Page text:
JAKKS Pacific (NASDAQ:JAKK) delivered results for the third quarter yesterday. The report contained good news on some important metrics. Net sales for Q3 more than doubled, coming in at $206.1 million versus $90.3 million in 2003. Net income, including stock options compensation, was $23.8 million ($0.88 per diluted share) against last year's $9.6 million ($0.39 per diluted share), representing a gain of nearly 149%. Net profit margin -- the ratio of net income to net sales -- increased by a point (11.6% compared with 10.6%). Earnings guidance was raised, with the new expectations at $1.85 to $1.90, instead of $1.75 to $1.80 (these expectations do not take into account options charges).

Rick Munarriz made a good call on JAKKS in an article he wrote more than a year and a half ago on stocks that were cheap but had a lot of value. Back then, the stock was trading under $10 per share; the shares would eventually reach a 52-week high of more than $24.

Even so, JAKKS closed yesterday's session down more than 22%. One of the big drivers of punishment is the risk posed by the lawsuit that World Wrestling Entertainment (NYSE:WWE) has filed against the company (go here to read WWE's contentions, and here to read JAKKS' response). This obviously renders prognostication on the company's earnings as a somewhat tenuous exercise.

Here's another concern: those joystick games. CEO Jack Friedman dubbed the performance of its TV Games toys a "dramatic success." He's right: They're very popular, and I get a kick out of them myself. (For those who don't know, there's a new kind of video game that allows consumers to hook a joystick device directly into a TV or VCR and play pre-loaded games, which are often perfect emulations of classic arcade properties such as Pac-Man and Galaga.) I am worried that this category is becoming hypersaturated way too quickly; there are so many varieties out now -- ones based on Activision (NASDAQ:ATVI), Disney (NYSE:DIS), and Atari properties -- and there are many, many more on the way. How soon before the fad passes, though? That's something else that is probably on the minds of JAKKS investors.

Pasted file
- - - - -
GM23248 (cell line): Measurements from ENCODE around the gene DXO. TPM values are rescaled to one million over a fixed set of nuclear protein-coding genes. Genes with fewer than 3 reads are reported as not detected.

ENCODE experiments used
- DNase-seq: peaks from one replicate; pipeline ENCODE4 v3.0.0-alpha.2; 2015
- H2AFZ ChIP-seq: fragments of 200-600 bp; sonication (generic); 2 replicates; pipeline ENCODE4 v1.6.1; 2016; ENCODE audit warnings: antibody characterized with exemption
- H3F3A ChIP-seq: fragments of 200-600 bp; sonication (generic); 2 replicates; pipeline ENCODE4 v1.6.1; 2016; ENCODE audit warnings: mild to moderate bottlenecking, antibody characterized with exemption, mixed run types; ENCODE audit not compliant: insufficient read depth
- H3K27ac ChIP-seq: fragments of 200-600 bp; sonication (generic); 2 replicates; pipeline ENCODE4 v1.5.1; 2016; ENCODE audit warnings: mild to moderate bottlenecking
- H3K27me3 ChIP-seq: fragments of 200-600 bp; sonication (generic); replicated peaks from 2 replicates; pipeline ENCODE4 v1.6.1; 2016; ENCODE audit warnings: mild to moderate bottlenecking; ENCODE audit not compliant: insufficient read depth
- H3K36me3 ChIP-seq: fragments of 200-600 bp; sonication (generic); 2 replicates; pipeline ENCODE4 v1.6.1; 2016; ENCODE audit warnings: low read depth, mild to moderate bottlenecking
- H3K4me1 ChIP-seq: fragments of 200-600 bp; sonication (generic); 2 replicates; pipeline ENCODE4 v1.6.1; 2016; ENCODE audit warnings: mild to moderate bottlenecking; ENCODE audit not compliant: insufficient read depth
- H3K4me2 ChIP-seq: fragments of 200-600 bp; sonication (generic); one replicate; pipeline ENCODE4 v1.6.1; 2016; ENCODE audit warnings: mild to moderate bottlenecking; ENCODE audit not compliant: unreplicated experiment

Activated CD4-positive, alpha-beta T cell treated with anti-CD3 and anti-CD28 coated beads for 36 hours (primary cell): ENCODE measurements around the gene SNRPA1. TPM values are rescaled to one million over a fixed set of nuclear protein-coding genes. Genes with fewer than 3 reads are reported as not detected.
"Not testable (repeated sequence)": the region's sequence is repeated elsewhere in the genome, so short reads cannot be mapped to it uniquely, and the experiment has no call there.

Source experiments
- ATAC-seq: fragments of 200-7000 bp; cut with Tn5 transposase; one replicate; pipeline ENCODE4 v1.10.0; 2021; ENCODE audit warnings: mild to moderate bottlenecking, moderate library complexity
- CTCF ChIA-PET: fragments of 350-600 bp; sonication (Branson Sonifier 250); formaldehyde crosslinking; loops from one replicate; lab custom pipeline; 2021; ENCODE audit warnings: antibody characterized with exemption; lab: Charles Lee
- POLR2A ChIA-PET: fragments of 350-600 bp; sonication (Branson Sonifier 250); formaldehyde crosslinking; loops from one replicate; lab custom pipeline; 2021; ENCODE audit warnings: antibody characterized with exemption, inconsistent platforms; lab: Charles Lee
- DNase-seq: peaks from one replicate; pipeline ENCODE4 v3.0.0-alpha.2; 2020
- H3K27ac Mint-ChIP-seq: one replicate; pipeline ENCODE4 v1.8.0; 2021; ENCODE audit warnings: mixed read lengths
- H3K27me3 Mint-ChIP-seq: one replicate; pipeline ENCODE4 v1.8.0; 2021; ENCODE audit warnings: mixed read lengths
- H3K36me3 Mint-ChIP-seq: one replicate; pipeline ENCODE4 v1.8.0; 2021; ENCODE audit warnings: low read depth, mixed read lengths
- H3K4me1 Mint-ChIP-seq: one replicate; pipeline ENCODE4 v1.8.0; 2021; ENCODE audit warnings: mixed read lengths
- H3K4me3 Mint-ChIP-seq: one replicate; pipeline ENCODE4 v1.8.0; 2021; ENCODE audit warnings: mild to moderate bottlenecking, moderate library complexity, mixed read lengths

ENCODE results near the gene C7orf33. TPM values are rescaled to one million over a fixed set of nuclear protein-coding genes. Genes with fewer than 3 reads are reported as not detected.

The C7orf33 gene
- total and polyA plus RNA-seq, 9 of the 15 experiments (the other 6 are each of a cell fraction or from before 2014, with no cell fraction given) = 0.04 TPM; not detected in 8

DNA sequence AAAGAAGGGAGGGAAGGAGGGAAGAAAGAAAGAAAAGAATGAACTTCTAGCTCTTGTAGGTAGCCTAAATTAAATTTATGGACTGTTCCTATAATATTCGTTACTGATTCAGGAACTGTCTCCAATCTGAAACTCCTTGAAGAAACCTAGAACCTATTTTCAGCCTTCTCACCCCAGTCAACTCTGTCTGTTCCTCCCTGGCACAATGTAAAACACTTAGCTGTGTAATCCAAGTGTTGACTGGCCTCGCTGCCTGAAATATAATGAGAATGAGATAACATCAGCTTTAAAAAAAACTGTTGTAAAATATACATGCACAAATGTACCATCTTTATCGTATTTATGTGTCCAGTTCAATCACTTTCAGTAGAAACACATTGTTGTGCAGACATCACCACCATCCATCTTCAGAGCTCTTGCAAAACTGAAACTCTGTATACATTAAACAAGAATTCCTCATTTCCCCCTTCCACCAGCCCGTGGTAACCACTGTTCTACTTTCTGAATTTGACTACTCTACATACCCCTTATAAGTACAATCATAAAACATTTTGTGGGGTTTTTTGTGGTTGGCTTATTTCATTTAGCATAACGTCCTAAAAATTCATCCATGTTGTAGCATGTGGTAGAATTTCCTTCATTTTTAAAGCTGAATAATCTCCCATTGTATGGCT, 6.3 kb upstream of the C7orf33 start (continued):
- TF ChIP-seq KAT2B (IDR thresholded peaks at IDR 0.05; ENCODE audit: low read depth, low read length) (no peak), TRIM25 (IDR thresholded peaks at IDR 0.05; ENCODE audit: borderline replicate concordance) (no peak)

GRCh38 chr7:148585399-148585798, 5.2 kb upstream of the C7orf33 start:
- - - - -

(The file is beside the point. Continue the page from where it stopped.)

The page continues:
So, what should an individual do? If you've been looking at JAKKS as a potential investment, I think you're right to do so, but hold off on initiating a position. I would wait a bit more to see how the litigation is shaping up. There's value to JAKKS Pacific, in my opinion, as I believe it is a competent licensee and marketer of toy products. As always, though, each investor must perform his or her own due diligence and not rely on a single opinion.

For more Takes on toys and games:

Fool contributor Steven Mallas owns shares of Disney.